- By Kaili Berg
Iñupiaq author Lily Tuzroyluke's new book “Sivulliq: Ancestor” will be featured in the 2023 National Book Festival as part of the Great Reads from Great Places program, a list of books representing the literary heritage of each state distributed by the Library of Congress.
In “Sivulliq: Ancestor,” the story follows an Inupiaq woman on a desperate trek to rescue her daughter from the captain of a whaling ship who has kidnapped the child to take as his own. In her writing, Tuzroyluke addresses the loss Native Americans suffered from diseases, the United States not providing any form of aid, and an influx of whaling ships destroying primary food sources.
Tuzroyluke is an Iñupiaq writer from Alaska and Canada. She is a graduate student at the University of Alaska Fairbanks and previously served in Tribal government in her home Native Village of Point Hope, Alaska. She currently resides in Anchorage. Tuzroyluke spoke to Native News Online about being inspired by her elders, how her Indigenous identity informs her writing, and what she’s working on next.
This interview has been edited for clarity and brevity.
What can we expect from your book “Sivulliq Ancestor”?
The story is based in the 1890s in Arctic Alaska. It really centers around the story of a mother’s love for her children and her people. They have to take a long journey, and at the time, there was no traditional knowledge of the lands and subsistence knowledge of our ways of life.
What inspired you to write this book?
The people of Point Hope are always my inspiration. While I was living in Point Hope, I had the opportunity to listen to whaling captains and elders. That’s where it began because I knew I have always loved to write, and I was hoping to inspire Indigenous youth, other writers, and to connect with storytelling to share our perspective on the world.
Is there anything you would like readers to take away from this book?
I hope readers will gain an Indigenous perspective of the world. We have this unique way of looking at the world because of our connection to the land, ecosystems, and seasons. Hopefully, that will strike compassion and empathy with our non-Native readers at this critical time. With the climate change and extreme weather events that are happening, readers will be able to look at the Arctic and Indigenous lands in a different way.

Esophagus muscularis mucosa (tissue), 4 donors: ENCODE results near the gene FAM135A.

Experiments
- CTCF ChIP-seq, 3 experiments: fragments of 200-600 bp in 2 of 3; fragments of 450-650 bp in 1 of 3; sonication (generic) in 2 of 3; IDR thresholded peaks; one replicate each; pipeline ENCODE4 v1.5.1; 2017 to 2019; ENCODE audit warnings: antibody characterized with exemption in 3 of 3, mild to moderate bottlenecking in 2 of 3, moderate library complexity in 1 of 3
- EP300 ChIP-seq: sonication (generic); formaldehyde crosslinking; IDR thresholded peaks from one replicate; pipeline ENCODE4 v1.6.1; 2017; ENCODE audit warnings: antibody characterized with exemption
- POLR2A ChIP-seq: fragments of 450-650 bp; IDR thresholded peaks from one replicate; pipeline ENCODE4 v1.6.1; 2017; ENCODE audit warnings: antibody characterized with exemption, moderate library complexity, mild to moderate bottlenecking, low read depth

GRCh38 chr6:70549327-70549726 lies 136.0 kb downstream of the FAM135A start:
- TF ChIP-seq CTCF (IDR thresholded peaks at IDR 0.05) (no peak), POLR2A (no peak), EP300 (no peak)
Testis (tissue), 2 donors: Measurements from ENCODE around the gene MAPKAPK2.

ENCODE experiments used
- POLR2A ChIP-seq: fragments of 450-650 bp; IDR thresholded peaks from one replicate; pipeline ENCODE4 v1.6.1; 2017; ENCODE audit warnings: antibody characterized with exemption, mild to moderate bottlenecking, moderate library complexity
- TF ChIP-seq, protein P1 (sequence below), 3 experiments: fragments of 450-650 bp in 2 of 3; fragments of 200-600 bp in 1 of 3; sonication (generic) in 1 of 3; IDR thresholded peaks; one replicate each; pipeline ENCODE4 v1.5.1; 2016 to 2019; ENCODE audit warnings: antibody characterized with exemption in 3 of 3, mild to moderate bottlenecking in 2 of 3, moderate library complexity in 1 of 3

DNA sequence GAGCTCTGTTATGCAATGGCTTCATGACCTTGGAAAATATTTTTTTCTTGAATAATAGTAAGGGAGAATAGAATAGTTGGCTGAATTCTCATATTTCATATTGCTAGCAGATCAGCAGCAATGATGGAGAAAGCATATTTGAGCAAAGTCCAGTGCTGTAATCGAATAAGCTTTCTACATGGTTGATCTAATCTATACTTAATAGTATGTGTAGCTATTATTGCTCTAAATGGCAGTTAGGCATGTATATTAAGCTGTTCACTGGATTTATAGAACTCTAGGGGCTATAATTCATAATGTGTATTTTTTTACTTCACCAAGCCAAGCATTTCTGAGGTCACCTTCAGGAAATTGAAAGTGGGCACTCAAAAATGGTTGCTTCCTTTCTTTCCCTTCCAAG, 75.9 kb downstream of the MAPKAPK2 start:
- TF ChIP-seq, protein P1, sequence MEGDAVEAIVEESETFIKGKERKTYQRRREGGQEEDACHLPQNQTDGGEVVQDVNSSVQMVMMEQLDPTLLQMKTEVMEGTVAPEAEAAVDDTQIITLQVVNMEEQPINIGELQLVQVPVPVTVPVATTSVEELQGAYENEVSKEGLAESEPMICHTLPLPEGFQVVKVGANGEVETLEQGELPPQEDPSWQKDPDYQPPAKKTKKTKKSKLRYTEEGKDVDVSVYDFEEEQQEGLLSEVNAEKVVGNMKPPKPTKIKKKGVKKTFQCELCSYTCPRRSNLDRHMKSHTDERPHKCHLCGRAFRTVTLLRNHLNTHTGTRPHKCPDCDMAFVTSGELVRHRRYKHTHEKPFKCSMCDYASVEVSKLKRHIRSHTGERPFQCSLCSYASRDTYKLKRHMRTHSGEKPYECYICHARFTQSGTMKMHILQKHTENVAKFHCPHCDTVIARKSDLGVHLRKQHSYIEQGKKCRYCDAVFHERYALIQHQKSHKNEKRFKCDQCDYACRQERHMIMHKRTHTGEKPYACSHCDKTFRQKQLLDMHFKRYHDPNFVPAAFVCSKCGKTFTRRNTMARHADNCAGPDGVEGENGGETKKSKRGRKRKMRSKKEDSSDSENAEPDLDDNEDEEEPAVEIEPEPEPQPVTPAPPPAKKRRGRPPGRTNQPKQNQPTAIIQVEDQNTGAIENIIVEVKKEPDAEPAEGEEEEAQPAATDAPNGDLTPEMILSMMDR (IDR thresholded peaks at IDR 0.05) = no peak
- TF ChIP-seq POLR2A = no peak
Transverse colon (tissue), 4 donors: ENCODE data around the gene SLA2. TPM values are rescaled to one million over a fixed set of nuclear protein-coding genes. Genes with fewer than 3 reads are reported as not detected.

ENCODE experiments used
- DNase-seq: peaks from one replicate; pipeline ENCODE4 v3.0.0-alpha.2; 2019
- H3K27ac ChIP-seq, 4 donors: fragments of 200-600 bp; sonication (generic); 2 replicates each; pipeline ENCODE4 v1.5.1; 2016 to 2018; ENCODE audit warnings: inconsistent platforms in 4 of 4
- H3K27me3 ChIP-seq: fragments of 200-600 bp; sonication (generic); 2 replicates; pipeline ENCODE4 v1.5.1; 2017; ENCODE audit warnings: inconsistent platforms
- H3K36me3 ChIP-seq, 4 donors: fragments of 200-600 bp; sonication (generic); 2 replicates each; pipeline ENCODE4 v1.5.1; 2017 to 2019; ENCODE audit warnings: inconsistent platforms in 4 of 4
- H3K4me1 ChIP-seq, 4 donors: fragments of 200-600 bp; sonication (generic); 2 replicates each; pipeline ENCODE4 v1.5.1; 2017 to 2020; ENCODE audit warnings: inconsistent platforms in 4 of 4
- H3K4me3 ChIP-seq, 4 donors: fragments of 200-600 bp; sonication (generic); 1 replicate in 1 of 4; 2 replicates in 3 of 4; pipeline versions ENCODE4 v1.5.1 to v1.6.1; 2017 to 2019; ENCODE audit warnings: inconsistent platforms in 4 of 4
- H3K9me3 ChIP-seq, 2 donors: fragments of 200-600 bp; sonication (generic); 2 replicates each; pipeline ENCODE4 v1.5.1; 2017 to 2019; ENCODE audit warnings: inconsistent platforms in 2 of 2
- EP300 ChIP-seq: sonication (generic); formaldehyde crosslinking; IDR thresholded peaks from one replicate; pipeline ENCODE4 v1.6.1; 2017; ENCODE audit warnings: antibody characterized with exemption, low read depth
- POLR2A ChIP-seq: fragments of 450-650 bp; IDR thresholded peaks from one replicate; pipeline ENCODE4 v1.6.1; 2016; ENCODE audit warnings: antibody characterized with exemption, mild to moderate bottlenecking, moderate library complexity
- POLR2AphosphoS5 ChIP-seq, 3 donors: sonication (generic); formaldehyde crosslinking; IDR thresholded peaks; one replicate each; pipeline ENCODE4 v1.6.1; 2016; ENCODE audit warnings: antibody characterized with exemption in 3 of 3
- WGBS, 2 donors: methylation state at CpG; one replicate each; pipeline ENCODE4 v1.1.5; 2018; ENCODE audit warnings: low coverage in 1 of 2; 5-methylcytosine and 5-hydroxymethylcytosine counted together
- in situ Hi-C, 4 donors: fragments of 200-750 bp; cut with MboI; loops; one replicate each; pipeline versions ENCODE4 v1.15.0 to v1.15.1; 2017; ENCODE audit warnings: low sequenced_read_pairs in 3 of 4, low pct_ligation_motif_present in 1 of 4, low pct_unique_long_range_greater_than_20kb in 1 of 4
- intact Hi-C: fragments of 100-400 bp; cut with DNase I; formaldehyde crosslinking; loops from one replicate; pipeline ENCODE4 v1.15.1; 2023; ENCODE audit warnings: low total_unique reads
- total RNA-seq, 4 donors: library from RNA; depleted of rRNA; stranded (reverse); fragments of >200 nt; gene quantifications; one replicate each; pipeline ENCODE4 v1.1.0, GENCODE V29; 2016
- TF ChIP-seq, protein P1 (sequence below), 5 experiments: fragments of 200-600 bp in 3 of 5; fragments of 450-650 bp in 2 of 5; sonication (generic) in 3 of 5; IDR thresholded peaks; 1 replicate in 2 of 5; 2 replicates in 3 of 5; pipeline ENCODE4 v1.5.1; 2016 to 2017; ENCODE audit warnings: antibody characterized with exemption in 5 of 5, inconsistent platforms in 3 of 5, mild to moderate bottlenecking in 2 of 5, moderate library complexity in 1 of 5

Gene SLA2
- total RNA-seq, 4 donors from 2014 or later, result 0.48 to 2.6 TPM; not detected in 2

At what point did you decide to be an author?
I really wanted to become a Tribal leader and work for a Tribal government in particular, which is what I went to school for and worked for the tribe in Point Hope. My son was then diagnosed with Autism, and as a single Autism mother, I knew there were not enough resources around to help him. We ended up moving to Anchorage, where there are no Tribal governments for me to work at. I knew I had my writing, I stayed focused and wrote every single day. I am grateful that I started writing, and I really credit my son for taking us on this path of where we are meant to be.
What other novels do you have in the works?
I am working on my next project, which will be based in British Columbia. It is a residential school story set in the 1950s. It does include child sexual violence and abuse, because those things did occur in residential schools. Many Indigenous children are the true heroes of the story.
How does your Indigenous identity inform your writing?
As a writer, my aim is to portray our unique way of looking at the world’s Indigenous people in general. The way we see land and its history is so much different than other peoples. It's important that we get the proper facts for our stories. With those proper facts, our stories can be very enlightening, inspiring, and really tels you the strength of our own people.
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